The electrical resistivity of metallic melts is of obvious importance to many
liquid metal processing operations, because it controls the melt flow under
the influence of electromagnetic fields, e.g., during casting processes, or
in crystal growth furnaces. On the other hand, via the Wiedemann-Franz
law, the knowledge of the temperature dependent electrical resistivity also
enables for many liquid metals an indirect determination of the temperature
dependent thermal conductivity without disturbances by any convective
fluid flow in the sample.
Here we propose the measurement of the electrical resistivity of pure and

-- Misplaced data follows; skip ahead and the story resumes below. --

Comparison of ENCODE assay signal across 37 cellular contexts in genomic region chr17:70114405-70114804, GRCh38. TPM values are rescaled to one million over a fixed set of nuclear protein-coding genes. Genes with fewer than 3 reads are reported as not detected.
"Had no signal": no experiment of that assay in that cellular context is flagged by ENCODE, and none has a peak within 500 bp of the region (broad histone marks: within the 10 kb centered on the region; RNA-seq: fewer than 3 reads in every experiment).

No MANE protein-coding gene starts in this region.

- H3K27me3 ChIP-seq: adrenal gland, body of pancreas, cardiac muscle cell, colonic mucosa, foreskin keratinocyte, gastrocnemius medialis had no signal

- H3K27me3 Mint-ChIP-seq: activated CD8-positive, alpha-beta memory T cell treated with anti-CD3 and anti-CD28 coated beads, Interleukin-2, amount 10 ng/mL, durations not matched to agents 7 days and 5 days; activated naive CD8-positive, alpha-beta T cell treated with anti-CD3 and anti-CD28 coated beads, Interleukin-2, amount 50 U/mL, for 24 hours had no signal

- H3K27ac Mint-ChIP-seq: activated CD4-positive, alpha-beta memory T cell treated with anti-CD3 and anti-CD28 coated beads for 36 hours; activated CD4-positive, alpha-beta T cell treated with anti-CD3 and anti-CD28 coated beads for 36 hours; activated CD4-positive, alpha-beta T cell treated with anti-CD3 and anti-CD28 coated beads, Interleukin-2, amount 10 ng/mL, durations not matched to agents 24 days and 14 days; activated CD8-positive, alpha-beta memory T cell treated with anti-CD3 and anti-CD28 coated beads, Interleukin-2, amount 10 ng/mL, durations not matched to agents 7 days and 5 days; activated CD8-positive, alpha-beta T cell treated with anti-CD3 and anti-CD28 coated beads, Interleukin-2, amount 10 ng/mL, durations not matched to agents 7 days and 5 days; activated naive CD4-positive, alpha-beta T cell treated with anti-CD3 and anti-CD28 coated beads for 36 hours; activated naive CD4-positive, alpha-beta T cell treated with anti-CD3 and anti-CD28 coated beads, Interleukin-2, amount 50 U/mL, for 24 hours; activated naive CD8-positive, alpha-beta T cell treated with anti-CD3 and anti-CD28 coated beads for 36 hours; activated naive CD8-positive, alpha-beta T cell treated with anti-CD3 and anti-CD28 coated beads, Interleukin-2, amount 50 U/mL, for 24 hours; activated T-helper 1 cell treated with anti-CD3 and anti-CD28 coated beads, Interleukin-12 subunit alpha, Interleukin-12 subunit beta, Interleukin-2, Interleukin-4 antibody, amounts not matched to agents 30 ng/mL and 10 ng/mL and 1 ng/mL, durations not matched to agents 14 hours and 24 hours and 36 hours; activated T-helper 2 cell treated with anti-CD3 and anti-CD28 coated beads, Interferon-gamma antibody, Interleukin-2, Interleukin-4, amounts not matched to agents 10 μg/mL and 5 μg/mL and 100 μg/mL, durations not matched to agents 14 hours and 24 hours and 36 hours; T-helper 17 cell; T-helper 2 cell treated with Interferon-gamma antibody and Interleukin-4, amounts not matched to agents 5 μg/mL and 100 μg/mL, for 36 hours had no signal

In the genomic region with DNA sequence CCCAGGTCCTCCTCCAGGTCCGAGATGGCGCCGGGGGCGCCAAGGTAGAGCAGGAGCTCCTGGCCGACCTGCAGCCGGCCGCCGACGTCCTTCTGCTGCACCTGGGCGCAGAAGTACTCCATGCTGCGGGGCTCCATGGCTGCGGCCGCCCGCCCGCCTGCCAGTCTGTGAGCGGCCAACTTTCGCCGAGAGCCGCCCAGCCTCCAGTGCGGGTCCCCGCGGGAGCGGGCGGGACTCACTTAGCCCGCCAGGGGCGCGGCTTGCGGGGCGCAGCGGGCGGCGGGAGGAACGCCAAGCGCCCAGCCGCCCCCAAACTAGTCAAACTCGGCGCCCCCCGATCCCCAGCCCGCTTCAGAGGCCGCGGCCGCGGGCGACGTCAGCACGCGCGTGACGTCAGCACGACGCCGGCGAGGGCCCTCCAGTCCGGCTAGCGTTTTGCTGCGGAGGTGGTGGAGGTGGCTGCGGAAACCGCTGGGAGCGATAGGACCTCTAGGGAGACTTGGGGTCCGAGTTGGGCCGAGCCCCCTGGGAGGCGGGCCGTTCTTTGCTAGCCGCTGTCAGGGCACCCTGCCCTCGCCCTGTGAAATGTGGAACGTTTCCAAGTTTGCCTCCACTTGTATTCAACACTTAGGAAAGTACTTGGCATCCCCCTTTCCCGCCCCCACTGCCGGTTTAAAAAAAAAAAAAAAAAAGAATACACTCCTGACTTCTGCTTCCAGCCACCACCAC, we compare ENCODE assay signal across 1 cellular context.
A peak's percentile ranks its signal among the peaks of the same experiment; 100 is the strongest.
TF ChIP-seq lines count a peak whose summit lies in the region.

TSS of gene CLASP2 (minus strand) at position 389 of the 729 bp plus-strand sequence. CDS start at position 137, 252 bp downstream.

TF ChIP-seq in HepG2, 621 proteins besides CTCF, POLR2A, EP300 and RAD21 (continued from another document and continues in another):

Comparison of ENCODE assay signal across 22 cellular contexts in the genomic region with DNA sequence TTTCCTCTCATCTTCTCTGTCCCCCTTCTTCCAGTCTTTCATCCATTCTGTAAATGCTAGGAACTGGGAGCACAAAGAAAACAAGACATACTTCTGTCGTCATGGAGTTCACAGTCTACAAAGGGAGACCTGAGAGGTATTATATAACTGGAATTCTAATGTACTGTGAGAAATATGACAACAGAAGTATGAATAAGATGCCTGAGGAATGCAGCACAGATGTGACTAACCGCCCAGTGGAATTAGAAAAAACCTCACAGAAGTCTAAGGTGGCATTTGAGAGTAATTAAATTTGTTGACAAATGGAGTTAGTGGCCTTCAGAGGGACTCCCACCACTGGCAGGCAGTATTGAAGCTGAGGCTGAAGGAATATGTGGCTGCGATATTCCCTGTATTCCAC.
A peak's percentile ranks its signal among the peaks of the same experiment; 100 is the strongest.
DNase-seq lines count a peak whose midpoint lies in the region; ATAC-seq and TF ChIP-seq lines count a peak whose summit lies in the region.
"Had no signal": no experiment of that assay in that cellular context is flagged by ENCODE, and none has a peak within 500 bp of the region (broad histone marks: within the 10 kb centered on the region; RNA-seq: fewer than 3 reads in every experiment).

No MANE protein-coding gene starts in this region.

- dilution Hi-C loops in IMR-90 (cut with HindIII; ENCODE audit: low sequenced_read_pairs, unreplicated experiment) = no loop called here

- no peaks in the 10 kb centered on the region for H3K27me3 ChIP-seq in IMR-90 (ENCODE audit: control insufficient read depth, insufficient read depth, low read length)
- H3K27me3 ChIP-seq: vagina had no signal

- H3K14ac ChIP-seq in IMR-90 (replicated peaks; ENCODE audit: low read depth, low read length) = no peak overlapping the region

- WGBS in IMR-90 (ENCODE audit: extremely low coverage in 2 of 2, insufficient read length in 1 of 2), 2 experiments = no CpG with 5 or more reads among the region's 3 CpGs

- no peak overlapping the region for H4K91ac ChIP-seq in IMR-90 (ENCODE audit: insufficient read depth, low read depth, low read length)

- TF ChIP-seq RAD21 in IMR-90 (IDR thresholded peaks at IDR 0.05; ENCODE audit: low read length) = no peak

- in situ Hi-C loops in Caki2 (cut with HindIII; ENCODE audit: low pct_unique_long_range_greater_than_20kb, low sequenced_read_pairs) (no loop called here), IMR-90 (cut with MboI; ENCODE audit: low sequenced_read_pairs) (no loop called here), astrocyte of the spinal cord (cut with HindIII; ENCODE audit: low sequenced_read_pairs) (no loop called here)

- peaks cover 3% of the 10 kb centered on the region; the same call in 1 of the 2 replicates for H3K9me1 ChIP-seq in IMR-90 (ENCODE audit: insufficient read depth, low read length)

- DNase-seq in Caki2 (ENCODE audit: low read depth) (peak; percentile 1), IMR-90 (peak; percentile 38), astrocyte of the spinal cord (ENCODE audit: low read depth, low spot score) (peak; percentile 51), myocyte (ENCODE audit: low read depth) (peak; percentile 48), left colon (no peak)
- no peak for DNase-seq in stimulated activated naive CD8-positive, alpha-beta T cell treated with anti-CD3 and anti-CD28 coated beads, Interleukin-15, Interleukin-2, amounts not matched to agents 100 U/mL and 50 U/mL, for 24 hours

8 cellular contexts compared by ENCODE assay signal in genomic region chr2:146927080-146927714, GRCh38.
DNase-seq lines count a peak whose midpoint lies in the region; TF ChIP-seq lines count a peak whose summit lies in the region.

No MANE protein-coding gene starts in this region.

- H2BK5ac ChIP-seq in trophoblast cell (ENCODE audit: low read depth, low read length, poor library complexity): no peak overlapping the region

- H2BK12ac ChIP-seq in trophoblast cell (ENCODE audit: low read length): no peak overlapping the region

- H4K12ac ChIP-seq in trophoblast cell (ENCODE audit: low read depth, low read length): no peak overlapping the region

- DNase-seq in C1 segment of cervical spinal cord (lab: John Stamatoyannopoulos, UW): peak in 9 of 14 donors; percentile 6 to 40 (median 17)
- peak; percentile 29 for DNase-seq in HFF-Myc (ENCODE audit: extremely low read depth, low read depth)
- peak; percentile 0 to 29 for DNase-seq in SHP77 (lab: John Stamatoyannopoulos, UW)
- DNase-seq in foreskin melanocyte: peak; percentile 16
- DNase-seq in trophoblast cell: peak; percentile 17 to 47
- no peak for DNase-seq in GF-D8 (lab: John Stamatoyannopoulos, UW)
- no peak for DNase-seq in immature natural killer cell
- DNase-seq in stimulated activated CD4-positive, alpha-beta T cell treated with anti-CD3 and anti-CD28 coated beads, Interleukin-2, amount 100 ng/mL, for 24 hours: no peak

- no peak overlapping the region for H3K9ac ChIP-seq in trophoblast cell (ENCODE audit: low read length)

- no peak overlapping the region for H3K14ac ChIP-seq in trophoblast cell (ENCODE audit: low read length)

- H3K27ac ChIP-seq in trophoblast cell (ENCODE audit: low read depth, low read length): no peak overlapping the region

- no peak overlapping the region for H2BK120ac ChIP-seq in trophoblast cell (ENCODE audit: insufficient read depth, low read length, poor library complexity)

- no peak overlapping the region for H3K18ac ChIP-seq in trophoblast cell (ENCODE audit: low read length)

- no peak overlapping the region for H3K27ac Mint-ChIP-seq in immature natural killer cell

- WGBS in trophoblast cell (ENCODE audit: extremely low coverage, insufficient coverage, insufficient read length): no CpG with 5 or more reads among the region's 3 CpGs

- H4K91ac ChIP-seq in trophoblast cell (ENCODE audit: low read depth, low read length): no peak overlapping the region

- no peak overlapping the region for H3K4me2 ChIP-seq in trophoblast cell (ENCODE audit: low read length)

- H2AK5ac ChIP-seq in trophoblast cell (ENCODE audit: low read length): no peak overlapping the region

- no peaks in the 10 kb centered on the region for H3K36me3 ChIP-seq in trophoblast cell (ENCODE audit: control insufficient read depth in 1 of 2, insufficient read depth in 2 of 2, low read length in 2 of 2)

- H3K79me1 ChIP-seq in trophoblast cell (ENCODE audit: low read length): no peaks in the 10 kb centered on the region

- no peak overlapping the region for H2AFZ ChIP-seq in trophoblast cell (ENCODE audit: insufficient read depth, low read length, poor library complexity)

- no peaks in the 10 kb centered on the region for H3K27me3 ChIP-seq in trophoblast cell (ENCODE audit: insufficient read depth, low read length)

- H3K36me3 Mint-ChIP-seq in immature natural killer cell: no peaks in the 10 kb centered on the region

industrial relevant high temperature metallic melts.
For hot metallic melts containerless handling and measurement methods, as
provided in the Material Science Lab / Electromagnetic Levitator (MSL /
EML) facility, are mandatory. In microgravity this facility yields an optimal
experimental environment for our intention: The sample is not disturbed by
external forces, which otherwise would lead to a distorted shape and to fluid
flow in the melt, is contained in a clean environment, and can be processed
over a large temperature range.
This project is considered as preparation of a g experiment in theMSL/EML
facility onboard the International Space Station ISS after the year 2007.
The results of these resistivity measurements shall be used as benchmarks
for ground based measurement techniques, as e.g. the fast pulse heating